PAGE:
Remember those after school jobs we all used to have? They seem a thing of the past nowadays as kids seem to get whatever they want without working for it. As a secondary school lad in the 80s I had a few after school jobs, the first was delivering the local free rag. Now this job entailed del-ivering several hundred papers one night a week on the local council estate, unfortunately, despite the then princely sum of £12, this job seemed almost impossible. I started as soon as I got home from school and was still pulling a half filled trolley behind me at 10p.m. that night; to my eternal shame I’m afraid to say that I hoofed the lot into the canal and resigned from the job. A few after school paid jobs followed, working in a garage, supermarket, washing cars yet the best job I ever had I did for free. It just goes to show that job satisfaction makes a big difference.
My friend at school had a brother who was 10 years older than us and in addition to his Staffy had three bulldogs. Two 7 month old littermates, a blue dog and a fawn and white bitch, and a stunning 45lb black dog called Jack. Amazingly he kennelled the two saplings together but Jack was kept on an 8 foot chain attached to his kennel.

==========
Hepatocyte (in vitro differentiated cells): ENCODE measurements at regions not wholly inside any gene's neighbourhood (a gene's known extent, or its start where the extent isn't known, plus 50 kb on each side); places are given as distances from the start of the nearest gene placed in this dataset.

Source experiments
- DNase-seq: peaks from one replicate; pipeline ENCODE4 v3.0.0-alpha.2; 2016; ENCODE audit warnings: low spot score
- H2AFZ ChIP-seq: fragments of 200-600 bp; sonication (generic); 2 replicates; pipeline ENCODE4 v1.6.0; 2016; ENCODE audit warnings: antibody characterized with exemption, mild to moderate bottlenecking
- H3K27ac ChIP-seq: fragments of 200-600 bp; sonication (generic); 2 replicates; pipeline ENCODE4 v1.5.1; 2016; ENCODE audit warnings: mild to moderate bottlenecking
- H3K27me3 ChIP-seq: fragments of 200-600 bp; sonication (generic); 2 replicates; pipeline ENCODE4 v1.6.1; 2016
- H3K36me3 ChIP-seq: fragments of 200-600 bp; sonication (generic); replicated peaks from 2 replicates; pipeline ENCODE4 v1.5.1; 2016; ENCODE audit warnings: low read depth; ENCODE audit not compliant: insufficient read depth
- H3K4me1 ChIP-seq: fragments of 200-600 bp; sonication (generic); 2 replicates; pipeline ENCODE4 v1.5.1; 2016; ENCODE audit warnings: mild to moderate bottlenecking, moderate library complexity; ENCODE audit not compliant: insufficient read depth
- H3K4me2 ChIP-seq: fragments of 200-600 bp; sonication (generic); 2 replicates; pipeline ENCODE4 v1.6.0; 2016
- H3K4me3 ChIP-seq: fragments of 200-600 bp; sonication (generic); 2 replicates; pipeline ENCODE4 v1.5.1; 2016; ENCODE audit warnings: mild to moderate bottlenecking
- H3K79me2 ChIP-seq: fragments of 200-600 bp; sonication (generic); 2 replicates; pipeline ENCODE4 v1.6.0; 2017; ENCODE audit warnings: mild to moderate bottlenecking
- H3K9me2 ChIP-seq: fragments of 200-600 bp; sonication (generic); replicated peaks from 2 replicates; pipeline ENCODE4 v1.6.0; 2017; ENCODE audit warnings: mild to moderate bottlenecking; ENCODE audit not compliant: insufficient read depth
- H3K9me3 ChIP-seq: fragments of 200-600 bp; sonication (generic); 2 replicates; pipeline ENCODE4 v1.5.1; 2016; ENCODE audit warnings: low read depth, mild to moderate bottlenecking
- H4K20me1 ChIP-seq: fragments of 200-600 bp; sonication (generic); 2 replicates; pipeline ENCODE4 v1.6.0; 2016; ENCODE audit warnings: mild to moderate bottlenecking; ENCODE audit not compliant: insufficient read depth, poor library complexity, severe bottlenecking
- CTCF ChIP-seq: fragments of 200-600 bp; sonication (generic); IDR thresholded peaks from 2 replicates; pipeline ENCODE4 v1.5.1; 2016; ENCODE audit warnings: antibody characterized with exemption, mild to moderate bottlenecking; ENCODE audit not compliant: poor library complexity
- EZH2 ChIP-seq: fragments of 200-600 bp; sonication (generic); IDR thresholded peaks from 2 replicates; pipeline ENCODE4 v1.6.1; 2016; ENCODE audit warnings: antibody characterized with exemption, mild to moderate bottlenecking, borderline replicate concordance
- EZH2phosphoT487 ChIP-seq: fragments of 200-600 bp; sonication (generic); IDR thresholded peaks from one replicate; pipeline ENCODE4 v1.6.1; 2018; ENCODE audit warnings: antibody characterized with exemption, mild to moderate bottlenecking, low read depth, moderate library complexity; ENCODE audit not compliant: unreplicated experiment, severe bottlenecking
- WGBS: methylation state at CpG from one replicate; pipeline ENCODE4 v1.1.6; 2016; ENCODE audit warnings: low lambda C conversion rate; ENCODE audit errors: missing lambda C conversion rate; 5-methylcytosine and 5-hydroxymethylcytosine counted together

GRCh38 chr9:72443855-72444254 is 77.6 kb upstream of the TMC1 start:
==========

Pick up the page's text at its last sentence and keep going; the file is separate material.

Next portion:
The first time we walked the mile from our village to his house in the town, I was captivated by the beauty of these dogs, I had the Stratton books at home but this was the first time I had seen the real deal in the flesh. I was shown photograph albums of the kennels in Ireland where the dogs had come from, lent a copy of Bob Stevens’ book, Dogs of Velvet and Steel and spent an entire afternoon just fussing the dogs. My mate was uninterested in the dogs and had long since departed home as he had recorded last night’s Prisoner Cell Block H – there was something very wrong with a 14 year old boy who was obsessed with the goings on in an Australian women’s prison drama, yet he faithfully set the VHS each evening before bed. Granted, at that age I had seen a few films set in a prison staring women, but these films usually involved a very different ending, I think the term is happy!
Well I felt I had outlasted my welcome and was ecstatic when he asked if I would like to walk the dogs the next evening after school. After getting home from school and changing I walked to his house and was handed the rope leads for the two pups. The dogs were box-headed, sycophantic pups who, after covering me in saliva and fawning at my feet, allowed me to leash them and set off to exercise my new charges.